2 July – 13 November 2021
The words ‘holus bolus’ are written in gold neon on the gallery wall. This is something Tina Havelock Stevens heard her mother say before she died, meaning ‘all at once’. It captures, for the artist, the sense of living in the ‘extreme present’ of early 2020 when the work was made: grief combined with a summer of catastrophic bushfires and the onset of the COVID-19 pandemic.
In the darkened gallery of the Substation, Holus Bolus (2020) glows with the witches’ hurley burley, a tense prescience heightened by the context in which I am encountering it: on the eve of 6 August and Melbourne’s lockdown six, which is being announced as I arrive. It seems that this lockdown is not like the others, in the sense that there is no relentless drive to zero, no on/off staccato, but a gathering up of all our grief and worry and reshaping it along with what our lives will be, post-pandemic. I’d been rushing around the gallery, ‘getting it done’ like housework, worried about the traffic on the West Gate Bridge. Holus Bolus is an expression of collective grief, but also a personal one, and I feel a sense of responsibility as witness, given so few people have been able to experience the exhibition in person. I decide to slow down and start again—at Thunderhead (2016).
On screen is some kind of weather formation: a semi-solid sculpture on the horizon, seen from the window of a car as you drive past across an empty, scrubby plain, framed by mountains in the distance. The music moves from tense to meditative, ominous, otherworldly and back again. The car is moving but you aren’t getting anywhere, remaining in the same relation to the formation, as you would a rainbow. This is not an optical illusion, but an extreme thunderstorm or ‘super cell’; the sides of the ‘sculpture’ are sheets of rain held in orbit by a powerful, rotating updraft that may turn into a tornado. Pleasurable aesthetic input—scale, composition, colour, sound—is combined with subject matter about which all humans are primed to feel emotion: the weather, and its relation and distance to us, the promise of its impact on our lives.
This evokes the trope of the sublime—in particular, its Australian settler-invader incarnation, in which the spiritual possibilities of communion with nature are laced with an anxious sense of alienation and displacement. (The cloud looks less like Turner or Twister to me and more like Picnic at Hanging Rock.) The film wasn’t shot in Australia, but in Texas. Havelock Stevens later improvised the score with longtime collaborator Liberty Kerr, and the music draws out a Freudian ‘unhomeliness’ both familiar and strange. The music doesn’t settle, moving through different emotional repertoires. You’re traveling in a physical sense at the same time, but remain anchored in relation to the super cell, comfortably suspended in a state of perpetual non-arrival.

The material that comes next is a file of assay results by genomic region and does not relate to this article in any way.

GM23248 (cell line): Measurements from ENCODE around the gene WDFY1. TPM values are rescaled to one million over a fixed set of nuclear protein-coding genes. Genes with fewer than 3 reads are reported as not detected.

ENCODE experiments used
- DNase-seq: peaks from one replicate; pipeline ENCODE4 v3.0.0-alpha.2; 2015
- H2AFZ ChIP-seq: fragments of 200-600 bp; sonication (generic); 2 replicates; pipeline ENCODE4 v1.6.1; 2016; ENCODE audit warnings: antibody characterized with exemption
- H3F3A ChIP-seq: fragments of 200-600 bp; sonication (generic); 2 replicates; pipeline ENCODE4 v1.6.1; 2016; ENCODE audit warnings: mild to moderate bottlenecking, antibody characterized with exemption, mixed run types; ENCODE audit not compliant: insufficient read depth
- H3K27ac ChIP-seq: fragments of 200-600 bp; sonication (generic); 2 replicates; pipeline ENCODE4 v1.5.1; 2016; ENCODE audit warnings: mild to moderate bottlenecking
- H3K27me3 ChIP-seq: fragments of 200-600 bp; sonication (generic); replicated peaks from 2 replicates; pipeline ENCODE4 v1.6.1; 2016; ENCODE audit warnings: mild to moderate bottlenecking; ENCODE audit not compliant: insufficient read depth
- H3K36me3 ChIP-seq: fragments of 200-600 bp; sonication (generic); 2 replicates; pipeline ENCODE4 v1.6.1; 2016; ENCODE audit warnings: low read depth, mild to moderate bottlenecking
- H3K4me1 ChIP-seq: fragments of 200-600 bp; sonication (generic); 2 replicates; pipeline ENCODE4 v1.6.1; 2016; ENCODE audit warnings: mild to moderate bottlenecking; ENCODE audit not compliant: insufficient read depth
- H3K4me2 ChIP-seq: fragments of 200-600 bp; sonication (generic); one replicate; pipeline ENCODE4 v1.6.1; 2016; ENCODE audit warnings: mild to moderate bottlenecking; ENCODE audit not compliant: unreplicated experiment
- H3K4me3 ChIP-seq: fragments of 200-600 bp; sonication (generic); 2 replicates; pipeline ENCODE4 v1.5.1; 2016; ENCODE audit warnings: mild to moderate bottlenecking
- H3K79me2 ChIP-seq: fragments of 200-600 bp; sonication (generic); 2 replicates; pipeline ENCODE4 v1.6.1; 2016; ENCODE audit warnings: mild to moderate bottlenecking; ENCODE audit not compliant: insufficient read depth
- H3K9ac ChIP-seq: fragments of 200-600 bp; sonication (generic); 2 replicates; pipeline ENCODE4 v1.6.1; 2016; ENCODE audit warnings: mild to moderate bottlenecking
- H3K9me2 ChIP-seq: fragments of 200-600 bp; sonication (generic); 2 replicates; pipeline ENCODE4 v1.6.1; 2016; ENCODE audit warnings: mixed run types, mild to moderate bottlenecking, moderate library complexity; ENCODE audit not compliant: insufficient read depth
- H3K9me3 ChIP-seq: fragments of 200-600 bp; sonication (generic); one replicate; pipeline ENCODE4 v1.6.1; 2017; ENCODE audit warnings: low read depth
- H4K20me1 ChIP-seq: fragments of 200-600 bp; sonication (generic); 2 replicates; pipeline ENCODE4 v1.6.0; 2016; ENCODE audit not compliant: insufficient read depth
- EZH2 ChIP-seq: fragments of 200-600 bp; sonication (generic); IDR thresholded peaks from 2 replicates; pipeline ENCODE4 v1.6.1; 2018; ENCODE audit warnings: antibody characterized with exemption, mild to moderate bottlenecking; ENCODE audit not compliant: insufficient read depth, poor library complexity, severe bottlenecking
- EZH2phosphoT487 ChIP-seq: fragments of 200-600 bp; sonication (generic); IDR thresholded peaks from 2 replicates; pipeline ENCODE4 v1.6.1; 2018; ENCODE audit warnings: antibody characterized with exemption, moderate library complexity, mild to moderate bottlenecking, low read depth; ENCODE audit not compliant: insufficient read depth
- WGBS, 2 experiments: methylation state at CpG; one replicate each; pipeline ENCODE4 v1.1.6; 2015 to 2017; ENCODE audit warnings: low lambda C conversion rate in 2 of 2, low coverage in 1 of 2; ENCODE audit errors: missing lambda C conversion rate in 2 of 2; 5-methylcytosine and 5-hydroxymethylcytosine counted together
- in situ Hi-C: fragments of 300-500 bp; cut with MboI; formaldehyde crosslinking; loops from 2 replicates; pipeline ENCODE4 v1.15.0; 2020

Well, not ‘comfortable’ exactly. There’s an intensity of emotional tenor, an ominous glower that seems to reflect postcolonial unease. For an artist of Havelock Stevens’ generation, this embraces not only the legacy of dispossession, but the threat and reality of climate change. The exhibition is not ‘about’ climate change—nor the pandemic—in any direct sense that I can detect. But Holus Bolus unites these incidentally by the context in which it was made and thus colours my experience. Both climate change and the pandemic are manifestations of an intensely interdependent and therefore fragile global modernity, in which a problem at a local level (a fire, a novel virus) quickly engulfs or infects the system as a whole.
Perhaps this thought solidified later when I looked at Ghost Class (2015), which depicts Havelock Stevens drumming, as darkness falls, from the carcass of a grounded plane. She’s in what is known as a boneyard, where planes are put to pasture. Carcass, pasture: why does Ghost Class remind me of a sculpture I know well, a life-size wax depiction of the dead body of a horse? The ‘bones’, remnants of seating and other structural refuse, are visible from the insides of the passenger jet where she performs. Planes and horses represent key technologies enabling the transport of humans, timestamps in our cultural evolution. Seeing this big beast grounded stimulates those pandemic-themed emotional responses; for me, this is less to do with cancelled holidays than about waiting to find out whether this (pandemic) is a temporary pause on our march of progress, or the opportunity to take a different route. I’m not even sure what I want to be the answer.
Ghost Class is one of three works that revolve around Havelock Stevens ‘drumming places’, visiting sites that are charged or loaded in some way, and recording a spontaneous composition—one that taps into the frequency of that place and time. In Giant Rock (2017) she performs before a freestanding boulder in the Mojave Desert, a site that’s hosted the expression of conflicting belief systems, from Native Americans of the Joshua Tree region to UFO enthusiasts.